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The Global Volcanism Program has no activity reports for Ingakslugwat Hills.
The Global Volcanism Program has no Weekly Reports available for Ingakslugwat Hills.
The Global Volcanism Program has no Bulletin Reports available for Ingakslugwat Hills.
The Ingakslugwat Hills consist of at least 32 small cinder cones and 8 larger craters covering an area of more than 500 sq km in the Yukon-Kuskokwin delta area of SW Alaska. Numerous small spatter cones and cinder cones of the Ingakslugwat Hills range from 8 to 190 m in height; many are concentrated in the NW side of the volcanic field. The latest activity was considered to have occurred during the Holocene (Moll-Stalcup, in Wood and Kienle 1990). One low cone containing a 400-m-wide lake may be a maar. This dominantly alkali olivine basaltic volcanic field also contains basanitic and nephelinitic rocks, some with inclusions of lherzolite and layered and granular gabbro.
The Global Volcanism Program is not aware of any Holocene eruptions from Ingakslugwat Hills. If this volcano has had large eruptions (VEI >= 4) prior to 10,000 years ago, information might be found on the Ingakslugwat Hills page in the LaMEVE (Large Magnitude Explosive Volcanic Eruptions) database, a part of the Volcano Global Risk Identification and Analysis Project (VOGRIPA).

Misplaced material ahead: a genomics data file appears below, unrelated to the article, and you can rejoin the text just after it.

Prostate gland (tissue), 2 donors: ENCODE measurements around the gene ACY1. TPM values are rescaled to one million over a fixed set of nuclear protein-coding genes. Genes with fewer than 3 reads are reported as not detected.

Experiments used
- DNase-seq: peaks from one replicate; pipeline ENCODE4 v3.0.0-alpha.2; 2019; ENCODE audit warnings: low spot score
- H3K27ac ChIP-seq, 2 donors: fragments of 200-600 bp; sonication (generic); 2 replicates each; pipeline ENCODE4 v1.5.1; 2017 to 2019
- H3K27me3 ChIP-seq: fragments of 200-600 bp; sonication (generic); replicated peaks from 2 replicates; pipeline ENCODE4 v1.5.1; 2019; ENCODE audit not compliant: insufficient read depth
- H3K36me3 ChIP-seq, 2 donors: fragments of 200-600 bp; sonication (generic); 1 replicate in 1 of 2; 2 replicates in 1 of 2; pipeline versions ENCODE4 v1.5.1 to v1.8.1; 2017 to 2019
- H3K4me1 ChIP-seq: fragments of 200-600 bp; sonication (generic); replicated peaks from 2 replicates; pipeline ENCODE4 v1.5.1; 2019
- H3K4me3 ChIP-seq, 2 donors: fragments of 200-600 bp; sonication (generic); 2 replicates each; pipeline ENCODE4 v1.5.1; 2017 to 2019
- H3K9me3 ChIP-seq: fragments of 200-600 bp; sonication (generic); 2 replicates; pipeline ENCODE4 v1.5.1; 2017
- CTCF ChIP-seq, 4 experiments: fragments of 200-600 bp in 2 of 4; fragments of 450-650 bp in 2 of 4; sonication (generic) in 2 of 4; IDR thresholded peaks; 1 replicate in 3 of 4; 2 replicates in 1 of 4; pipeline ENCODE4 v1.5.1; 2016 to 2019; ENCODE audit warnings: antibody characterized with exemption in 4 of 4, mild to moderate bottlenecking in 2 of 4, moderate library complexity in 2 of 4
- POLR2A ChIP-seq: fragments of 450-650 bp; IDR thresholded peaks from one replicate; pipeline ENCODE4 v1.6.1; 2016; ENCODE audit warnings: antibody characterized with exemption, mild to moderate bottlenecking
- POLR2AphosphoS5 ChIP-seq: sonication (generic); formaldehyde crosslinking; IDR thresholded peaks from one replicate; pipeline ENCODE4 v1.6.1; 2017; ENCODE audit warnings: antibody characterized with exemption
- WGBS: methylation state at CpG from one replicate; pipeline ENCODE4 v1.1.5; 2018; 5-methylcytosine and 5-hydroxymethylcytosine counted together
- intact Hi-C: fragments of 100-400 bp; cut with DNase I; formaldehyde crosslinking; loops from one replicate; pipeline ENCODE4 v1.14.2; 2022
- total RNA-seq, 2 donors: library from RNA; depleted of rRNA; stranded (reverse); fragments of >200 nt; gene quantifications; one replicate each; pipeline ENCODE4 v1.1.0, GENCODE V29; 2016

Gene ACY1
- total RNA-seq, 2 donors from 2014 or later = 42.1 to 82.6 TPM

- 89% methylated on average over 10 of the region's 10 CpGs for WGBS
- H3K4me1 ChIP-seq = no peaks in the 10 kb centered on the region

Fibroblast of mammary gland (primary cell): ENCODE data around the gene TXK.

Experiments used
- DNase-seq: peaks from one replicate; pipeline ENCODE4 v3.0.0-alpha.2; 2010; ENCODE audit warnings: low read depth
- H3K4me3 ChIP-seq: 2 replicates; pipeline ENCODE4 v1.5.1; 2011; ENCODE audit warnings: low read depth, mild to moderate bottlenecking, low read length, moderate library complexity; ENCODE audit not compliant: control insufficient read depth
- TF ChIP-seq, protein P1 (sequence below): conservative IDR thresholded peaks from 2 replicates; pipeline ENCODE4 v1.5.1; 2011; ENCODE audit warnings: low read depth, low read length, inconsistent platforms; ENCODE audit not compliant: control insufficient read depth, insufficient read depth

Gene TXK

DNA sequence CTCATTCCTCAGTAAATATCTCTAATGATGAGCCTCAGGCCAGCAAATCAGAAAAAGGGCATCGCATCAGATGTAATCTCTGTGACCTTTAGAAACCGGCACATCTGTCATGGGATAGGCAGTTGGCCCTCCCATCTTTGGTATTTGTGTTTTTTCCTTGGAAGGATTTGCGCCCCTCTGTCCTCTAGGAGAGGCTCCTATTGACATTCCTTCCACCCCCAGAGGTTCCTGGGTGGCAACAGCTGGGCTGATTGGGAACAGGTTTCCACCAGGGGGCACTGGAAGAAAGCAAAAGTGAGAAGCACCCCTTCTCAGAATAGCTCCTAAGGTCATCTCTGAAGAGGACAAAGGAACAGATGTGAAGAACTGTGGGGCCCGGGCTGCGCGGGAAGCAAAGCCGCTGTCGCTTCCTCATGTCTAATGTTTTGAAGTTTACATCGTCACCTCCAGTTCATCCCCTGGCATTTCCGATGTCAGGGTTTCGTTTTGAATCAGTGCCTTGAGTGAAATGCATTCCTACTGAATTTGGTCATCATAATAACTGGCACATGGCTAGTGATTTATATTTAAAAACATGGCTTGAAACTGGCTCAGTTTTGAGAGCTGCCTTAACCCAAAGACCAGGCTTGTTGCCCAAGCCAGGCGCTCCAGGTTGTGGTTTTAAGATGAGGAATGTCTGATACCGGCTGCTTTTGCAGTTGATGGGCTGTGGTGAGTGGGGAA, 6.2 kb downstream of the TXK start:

The Global Volcanism Program has no synonyms or subfeatures listed for Ingakslugwat Hills.
|This relatively featureless area in this NASA Landsant image (with north to the top) of the Yukon-Kuskokwin delta contains part of the Ingakslugwat Hills volcanic field. This monogentic volcanic field consists of at least 32 small cinder cones and 8 larger craters covering an area of more than 500 sq km. Numerous small spatter cones and cinder cones dot the NW side of the volcanic field. The latest activity was considered to have occurred during the Holocene. One low cone containing a 400-m-wide lake may be a maar.
NASA Landsat7 image (worldwind.arc.nasa.gov)
The following references have all been used during the compilation of data for this volcano, it is not a comprehensive bibliography. Discussion of another volcano or eruption (sometimes far from the one that is the subject of the manuscript) may produce a citation that is not at all apparent from the title.
Coonrad W L, 1957. Geologic reconnaissance in the Yukon Kuskokwim Delta region, Alaska. U S Geol Surv Map, I-223, 1:500,000.
IAVCEI, 1973-80. Post-Miocene Volcanoes of the World. IAVCEI Data Sheets, Rome: Internatl Assoc Volc Chemistry Earth's Interior..
Smith R L, Shaw H R, 1975. Igneous-related geothermal systems. U S Geol Surv Circ, 726: 58-83.
Wood C A, Kienle J (eds), 1990. Volcanoes of North America. Cambridge, England: Cambridge Univ Press, 354 p.